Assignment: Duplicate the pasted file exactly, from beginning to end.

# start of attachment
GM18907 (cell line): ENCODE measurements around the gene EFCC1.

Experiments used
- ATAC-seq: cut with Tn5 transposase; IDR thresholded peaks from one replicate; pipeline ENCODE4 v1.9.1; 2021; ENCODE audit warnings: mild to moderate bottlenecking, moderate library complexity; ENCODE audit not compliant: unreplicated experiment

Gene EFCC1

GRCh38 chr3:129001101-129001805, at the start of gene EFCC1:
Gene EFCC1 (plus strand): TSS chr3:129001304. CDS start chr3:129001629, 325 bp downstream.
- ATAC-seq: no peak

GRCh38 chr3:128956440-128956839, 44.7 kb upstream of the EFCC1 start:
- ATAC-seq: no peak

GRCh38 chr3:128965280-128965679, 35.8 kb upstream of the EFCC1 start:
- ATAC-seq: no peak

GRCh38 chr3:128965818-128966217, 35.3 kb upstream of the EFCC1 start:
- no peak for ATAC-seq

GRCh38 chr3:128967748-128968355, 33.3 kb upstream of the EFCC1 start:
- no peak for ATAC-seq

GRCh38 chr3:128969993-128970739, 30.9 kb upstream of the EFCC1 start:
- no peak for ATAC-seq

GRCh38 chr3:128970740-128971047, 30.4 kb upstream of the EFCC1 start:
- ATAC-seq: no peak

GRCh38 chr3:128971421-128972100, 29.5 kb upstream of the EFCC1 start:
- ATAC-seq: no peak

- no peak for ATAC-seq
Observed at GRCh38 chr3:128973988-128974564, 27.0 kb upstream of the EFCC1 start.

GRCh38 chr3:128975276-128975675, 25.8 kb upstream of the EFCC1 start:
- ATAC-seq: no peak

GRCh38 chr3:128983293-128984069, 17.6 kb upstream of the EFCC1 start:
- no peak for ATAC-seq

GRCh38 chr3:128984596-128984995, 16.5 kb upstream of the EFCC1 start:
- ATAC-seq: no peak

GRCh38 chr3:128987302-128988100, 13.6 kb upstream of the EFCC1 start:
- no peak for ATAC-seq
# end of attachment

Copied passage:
GM18907 (cell line): ENCODE measurements around the gene EFCC1.

Experiments used
- ATAC-seq: cut with Tn5 transposase; IDR thresholded peaks from one replicate; pipeline ENCODE4 v1.9.1; 2021; ENCODE audit warnings: mild to moderate bottlenecking, moderate library complexity; ENCODE audit not compliant: unreplicated experiment

Gene EFCC1

GRCh38 chr3:129001101-129001805, at the start of gene EFCC1:
Gene EFCC1 (plus strand): TSS chr3:129001304. CDS start chr3:129001629, 325 bp downstream.
- ATAC-seq: no peak

GRCh38 chr3:128956440-128956839, 44.7 kb upstream of the EFCC1 start:
- ATAC-seq: no peak

GRCh38 chr3:128965280-128965679, 35.8 kb upstream of the EFCC1 start:
- ATAC-seq: no peak

GRCh38 chr3:128965818-128966217, 35.3 kb upstream of the EFCC1 start:
- no peak for ATAC-seq

GRCh38 chr3:128967748-128968355, 33.3 kb upstream of the EFCC1 start:
- no peak for ATAC-seq

GRCh38 chr3:128969993-128970739, 30.9 kb upstream of the EFCC1 start:
- no peak for ATAC-seq

GRCh38 chr3:128970740-128971047, 30.4 kb upstream of the EFCC1 start:
- ATAC-seq: no peak

GRCh38 chr3:128971421-128972100, 29.5 kb upstream of the EFCC1 start:
- ATAC-seq: no peak

- no peak for ATAC-seq
Observed at GRCh38 chr3:128973988-128974564, 27.0 kb upstream of the EFCC1 start.

GRCh38 chr3:128975276-128975675, 25.8 kb upstream of the EFCC1 start:
- ATAC-seq: no peak

GRCh38 chr3:128983293-128984069, 17.6 kb upstream of the EFCC1 start:
- no peak for ATAC-seq

GRCh38 chr3:128984596-128984995, 16.5 kb upstream of the EFCC1 start:
- ATAC-seq: no peak

GRCh38 chr3:128987302-128988100, 13.6 kb upstream of the EFCC1 start:
- no peak for ATAC-seq